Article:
Teaching with technology: How, when, and how much?

Technology is to the classroom as a costume is to a superhero. Superhero in this context will be defined as someone with abnormal quirks that allow them advantages over the typical human. Many superheroes use their powers without any sort of accessory, but their suit often serves as a modifier, enhancing or structuring abilities so that they can take down villains with ease. It is important to remember that the suit is unique to the superhero.

Like a suit, technology should be unique to our classroom and our students. For technology to work, we have to consider a variety of factors before we use it. It’s kind of like the scene in The Incredibles when Edna reveals the suits she has been working on to Helen, aka Elastigirl. If I’ve already lost you, you can check it out here.

My point is this: As instructional-change agents, we must vet the technology and applications that we use in class. Above all, the technology that we choose should enhance instruction and allow maximum output, rather than be an additional hindrance that we are tacking on for style and flair.

How do I best use technology in the classroom?

Consider the needs of your students and the outcomes of your lesson. Each app or service that you choose should help you meet your instructional goal(s). Rather than focusing on the bells and whistles of the app, use the following checklist to decide if the app is just right for what you are trying to accomplish.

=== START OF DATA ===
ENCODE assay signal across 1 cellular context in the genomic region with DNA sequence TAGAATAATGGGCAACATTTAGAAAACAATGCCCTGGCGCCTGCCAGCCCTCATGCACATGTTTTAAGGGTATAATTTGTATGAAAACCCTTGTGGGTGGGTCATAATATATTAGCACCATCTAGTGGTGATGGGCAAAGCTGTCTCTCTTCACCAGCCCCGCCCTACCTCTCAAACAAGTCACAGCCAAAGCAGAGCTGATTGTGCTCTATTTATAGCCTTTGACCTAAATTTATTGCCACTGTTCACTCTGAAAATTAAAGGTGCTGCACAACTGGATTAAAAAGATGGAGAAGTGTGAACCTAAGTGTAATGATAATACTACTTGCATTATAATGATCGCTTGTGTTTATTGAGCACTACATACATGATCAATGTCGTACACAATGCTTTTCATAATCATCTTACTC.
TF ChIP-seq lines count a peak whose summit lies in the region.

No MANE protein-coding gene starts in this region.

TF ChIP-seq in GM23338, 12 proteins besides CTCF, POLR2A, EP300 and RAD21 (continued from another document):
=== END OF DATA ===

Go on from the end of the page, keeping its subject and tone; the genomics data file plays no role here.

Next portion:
• Is the interface user-friendly? Not all students are tech-capable, which means that we need to plan for students who may struggle with the interface. Most good apps come with a basic introductory lesson for students. If it doesn’t, then you have to create one.
  • What is the purpose of the application? Why is this better than a traditional method? If you find yourself saying “because it makes my life easier,” you may be choosing to use technology for the wrong reasons.
  • Is this a one-trick pony? How often (really) will you use this? Time is precious. So the more often you use an app, as well as the variety of ways it can be used, will determine if this is just right for you.
  • What technology is needed to make this work? Consider the capabilities of your school. Does this work on cell phones, tablets, laptops? Is this ideal for campuses that aren’t 1:1? Is it Google Classroom–friendly? Does it work with Microsoft 365?
  • Does it have SSO? Single sign-on capabilities ensure that students only have to remember one password. This saves a lot of time and headaches.

Once I go through the available technology, I decide the key apps that students will need to be literate in for my class. These are published on day one for students, and then I roll out each app as we use it.

I plan in at least 30 minutes for an app introductory lesson so that students can learn how I expect them to use the app with me present as a troubleshooter. The implications of this practice mean that class time is used to teach students the application. It also means that I am taking on more than my content when I do this; however, I have found that once students feel comfortable with the technology, little to no time is wasted as students transition to the appropriate technology.